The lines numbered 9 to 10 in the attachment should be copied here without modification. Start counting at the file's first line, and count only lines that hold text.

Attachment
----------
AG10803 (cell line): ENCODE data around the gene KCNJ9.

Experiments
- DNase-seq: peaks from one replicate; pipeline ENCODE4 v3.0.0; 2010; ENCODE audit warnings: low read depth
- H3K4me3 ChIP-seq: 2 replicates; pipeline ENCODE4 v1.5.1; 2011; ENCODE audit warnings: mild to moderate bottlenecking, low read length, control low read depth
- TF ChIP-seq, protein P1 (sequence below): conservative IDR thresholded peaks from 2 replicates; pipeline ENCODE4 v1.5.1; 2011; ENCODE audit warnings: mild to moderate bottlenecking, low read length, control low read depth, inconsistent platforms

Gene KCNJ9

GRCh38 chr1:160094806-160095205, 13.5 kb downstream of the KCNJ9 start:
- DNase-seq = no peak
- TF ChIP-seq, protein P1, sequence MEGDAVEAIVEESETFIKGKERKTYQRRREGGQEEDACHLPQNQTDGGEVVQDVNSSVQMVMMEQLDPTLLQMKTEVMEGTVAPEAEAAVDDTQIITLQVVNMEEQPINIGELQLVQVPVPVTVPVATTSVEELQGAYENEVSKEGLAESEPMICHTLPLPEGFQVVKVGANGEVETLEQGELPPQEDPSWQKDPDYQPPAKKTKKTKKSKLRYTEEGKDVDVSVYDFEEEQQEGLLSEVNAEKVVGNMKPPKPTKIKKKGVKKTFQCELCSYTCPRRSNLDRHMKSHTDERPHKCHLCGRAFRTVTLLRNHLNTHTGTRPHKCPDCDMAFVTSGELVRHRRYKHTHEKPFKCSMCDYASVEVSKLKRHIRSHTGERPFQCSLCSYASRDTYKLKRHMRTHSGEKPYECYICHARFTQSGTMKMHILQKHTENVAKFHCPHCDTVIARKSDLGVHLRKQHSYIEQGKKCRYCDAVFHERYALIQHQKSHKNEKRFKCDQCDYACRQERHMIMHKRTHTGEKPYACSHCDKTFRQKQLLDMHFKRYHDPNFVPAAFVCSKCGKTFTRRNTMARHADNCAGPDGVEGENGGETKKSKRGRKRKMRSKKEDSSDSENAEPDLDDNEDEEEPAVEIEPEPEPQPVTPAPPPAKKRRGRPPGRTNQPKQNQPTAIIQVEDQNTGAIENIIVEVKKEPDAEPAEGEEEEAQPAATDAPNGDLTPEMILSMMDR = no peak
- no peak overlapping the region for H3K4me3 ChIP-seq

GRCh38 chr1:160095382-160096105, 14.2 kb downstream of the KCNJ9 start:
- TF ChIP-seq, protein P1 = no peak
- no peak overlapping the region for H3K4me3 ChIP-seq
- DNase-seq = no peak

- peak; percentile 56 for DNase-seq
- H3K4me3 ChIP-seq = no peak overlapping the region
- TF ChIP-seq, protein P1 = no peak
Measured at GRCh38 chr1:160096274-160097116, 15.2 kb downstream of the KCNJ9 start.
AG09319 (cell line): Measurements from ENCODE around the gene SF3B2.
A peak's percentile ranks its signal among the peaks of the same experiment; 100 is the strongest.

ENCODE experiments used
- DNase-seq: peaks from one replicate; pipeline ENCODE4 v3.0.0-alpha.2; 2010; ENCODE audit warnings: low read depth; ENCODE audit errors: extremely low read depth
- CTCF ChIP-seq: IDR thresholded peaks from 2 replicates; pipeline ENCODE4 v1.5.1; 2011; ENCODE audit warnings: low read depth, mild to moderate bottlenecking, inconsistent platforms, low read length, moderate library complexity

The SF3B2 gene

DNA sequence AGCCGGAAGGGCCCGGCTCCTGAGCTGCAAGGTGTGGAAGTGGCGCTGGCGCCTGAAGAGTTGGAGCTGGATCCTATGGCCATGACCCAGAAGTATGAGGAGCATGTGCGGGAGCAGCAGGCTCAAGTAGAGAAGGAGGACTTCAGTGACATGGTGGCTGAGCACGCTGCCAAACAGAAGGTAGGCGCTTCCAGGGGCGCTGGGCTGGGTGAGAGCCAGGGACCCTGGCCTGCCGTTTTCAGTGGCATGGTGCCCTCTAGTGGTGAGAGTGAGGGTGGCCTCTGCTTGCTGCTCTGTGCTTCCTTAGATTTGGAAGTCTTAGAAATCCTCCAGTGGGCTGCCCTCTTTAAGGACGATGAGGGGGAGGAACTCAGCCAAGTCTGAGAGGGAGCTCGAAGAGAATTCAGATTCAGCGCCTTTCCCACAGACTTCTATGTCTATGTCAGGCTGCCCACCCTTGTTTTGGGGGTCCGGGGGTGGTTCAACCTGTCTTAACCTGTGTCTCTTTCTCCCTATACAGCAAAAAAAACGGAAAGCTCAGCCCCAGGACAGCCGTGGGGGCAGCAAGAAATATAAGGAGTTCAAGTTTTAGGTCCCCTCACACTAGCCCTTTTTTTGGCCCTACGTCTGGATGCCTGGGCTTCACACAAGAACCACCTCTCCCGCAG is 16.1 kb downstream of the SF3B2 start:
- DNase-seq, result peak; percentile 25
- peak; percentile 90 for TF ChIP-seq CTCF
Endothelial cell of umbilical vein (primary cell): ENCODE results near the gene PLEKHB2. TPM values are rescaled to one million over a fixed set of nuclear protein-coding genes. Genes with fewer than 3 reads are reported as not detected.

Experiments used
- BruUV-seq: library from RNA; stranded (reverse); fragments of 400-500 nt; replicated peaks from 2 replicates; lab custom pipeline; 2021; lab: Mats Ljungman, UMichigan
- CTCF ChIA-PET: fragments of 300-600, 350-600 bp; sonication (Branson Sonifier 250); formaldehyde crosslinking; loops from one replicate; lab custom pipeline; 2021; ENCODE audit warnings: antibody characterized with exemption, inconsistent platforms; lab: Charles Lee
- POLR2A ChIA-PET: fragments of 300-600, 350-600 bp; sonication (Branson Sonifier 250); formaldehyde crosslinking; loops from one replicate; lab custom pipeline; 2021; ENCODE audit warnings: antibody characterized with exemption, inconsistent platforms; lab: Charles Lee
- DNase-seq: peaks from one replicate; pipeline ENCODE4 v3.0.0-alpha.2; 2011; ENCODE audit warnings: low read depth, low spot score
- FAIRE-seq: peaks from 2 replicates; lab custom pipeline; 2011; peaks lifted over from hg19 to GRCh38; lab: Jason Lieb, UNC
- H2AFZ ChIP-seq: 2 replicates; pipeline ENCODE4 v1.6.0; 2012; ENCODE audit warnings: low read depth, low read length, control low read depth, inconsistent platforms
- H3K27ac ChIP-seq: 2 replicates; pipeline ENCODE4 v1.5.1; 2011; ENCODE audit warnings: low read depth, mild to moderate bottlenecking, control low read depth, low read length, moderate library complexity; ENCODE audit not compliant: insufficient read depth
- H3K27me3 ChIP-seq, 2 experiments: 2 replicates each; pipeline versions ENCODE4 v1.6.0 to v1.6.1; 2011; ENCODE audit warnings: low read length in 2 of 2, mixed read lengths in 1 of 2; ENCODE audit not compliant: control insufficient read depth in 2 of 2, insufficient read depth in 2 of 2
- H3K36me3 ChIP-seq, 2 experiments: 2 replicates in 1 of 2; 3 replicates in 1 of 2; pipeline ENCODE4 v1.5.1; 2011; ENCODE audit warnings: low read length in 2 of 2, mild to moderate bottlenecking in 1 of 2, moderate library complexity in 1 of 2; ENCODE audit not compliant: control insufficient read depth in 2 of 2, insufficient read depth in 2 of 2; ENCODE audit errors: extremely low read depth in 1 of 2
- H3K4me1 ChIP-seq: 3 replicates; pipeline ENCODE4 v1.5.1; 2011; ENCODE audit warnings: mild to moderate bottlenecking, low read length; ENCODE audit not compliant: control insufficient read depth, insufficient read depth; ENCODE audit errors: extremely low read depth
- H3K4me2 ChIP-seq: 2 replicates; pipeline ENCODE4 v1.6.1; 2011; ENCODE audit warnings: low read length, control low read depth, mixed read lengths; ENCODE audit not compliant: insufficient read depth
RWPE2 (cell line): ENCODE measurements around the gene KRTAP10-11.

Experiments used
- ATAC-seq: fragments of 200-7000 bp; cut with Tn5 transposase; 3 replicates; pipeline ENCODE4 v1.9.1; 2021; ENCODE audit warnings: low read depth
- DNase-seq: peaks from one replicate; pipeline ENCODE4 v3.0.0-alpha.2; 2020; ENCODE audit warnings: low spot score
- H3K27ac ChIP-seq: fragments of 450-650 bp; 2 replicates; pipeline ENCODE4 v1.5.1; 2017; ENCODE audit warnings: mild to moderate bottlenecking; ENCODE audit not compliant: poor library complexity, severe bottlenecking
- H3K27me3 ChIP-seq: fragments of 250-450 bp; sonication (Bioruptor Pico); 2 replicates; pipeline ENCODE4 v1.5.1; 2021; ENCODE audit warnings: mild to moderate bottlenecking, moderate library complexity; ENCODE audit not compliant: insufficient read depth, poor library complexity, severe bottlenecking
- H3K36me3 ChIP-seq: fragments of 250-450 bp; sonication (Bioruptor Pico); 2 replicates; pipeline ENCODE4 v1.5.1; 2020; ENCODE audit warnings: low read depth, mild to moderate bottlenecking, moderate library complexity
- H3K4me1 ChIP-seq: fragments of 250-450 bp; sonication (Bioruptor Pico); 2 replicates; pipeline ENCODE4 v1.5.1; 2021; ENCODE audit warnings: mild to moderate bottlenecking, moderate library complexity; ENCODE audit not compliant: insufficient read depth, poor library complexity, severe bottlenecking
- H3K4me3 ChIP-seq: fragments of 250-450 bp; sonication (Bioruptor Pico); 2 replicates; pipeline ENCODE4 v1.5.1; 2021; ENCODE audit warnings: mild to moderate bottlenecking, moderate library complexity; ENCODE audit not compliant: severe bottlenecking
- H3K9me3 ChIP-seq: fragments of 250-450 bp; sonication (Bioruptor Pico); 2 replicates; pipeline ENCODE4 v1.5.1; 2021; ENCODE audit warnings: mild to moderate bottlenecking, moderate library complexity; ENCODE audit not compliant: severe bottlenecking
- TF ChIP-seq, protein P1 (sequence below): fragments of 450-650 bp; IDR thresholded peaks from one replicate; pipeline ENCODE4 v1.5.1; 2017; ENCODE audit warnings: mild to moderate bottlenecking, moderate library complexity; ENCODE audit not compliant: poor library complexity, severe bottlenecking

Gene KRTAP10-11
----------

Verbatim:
- TF ChIP-seq, protein P1, sequence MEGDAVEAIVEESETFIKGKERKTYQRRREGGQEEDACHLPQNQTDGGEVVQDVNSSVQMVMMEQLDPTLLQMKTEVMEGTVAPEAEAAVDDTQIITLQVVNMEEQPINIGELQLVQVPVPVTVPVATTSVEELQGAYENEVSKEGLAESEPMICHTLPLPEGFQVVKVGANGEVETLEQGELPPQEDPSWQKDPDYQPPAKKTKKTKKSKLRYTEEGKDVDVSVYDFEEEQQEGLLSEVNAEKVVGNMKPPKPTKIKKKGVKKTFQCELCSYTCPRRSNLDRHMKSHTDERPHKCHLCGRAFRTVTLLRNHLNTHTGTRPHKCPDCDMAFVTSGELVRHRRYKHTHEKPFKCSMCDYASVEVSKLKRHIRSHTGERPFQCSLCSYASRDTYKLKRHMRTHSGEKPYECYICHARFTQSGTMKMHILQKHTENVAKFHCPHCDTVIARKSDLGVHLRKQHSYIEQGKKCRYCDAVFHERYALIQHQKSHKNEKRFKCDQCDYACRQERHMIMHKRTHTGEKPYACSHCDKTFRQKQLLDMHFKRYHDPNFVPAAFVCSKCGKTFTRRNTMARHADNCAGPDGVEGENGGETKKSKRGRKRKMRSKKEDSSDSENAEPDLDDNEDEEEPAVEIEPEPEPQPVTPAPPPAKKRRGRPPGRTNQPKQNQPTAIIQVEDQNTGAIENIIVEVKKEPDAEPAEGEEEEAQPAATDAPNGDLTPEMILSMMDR = no peak
- no peak overlapping the region for H3K4me3 ChIP-seq